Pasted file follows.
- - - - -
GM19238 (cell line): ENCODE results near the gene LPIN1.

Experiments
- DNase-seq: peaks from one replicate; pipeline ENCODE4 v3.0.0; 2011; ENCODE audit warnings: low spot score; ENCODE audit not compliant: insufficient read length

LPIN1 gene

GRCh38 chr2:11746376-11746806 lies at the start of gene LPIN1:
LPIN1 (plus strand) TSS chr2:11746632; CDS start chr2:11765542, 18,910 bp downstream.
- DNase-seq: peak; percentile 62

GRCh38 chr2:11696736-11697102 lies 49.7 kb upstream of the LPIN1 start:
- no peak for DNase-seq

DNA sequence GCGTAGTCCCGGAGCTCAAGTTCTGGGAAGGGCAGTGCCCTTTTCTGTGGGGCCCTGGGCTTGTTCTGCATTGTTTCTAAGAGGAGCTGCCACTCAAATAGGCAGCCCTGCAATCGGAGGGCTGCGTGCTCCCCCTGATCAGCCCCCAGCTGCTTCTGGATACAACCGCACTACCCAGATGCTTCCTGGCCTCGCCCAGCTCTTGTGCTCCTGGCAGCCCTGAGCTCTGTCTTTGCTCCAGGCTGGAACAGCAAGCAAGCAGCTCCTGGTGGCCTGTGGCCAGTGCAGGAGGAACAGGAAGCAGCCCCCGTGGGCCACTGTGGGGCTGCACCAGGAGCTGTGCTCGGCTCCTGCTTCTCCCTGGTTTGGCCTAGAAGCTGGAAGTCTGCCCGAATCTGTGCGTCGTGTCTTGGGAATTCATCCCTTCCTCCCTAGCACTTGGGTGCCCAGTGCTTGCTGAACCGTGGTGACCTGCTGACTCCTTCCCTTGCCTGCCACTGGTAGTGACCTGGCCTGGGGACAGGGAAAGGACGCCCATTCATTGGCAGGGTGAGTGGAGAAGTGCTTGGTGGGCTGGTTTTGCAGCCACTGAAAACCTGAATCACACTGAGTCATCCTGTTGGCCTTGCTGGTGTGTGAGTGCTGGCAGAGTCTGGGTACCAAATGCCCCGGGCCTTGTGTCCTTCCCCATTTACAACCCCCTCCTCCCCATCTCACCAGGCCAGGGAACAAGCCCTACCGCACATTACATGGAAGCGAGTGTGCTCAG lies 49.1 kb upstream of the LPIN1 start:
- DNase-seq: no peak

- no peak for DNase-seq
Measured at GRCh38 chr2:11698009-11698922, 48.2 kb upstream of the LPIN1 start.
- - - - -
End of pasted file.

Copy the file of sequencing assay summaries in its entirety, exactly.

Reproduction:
GM19238 (cell line): ENCODE results near the gene LPIN1.

Experiments
- DNase-seq: peaks from one replicate; pipeline ENCODE4 v3.0.0; 2011; ENCODE audit warnings: low spot score; ENCODE audit not compliant: insufficient read length

LPIN1 gene

GRCh38 chr2:11746376-11746806 lies at the start of gene LPIN1:
LPIN1 (plus strand) TSS chr2:11746632; CDS start chr2:11765542, 18,910 bp downstream.
- DNase-seq: peak; percentile 62

GRCh38 chr2:11696736-11697102 lies 49.7 kb upstream of the LPIN1 start:
- no peak for DNase-seq

DNA sequence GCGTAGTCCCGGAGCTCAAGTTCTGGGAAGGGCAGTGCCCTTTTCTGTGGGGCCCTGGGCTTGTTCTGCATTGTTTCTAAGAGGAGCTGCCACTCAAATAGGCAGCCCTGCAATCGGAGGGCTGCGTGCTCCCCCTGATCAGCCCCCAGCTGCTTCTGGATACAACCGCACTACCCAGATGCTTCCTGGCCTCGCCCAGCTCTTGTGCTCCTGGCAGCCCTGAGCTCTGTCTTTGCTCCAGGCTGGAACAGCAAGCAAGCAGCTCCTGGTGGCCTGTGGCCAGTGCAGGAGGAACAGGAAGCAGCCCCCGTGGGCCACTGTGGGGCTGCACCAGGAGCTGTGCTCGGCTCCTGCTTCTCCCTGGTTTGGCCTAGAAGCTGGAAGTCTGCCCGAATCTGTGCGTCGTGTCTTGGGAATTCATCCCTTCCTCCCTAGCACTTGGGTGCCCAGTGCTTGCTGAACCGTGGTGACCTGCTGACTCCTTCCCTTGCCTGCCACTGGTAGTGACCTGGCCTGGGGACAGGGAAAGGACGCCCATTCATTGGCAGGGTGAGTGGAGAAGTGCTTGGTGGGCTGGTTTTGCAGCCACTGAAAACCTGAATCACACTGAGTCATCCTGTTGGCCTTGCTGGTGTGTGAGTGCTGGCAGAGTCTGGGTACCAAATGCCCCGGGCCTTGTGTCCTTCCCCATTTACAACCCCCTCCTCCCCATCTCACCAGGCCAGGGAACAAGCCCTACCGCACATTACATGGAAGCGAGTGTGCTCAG lies 49.1 kb upstream of the LPIN1 start:
- DNase-seq: no peak

- no peak for DNase-seq
Measured at GRCh38 chr2:11698009-11698922, 48.2 kb upstream of the LPIN1 start.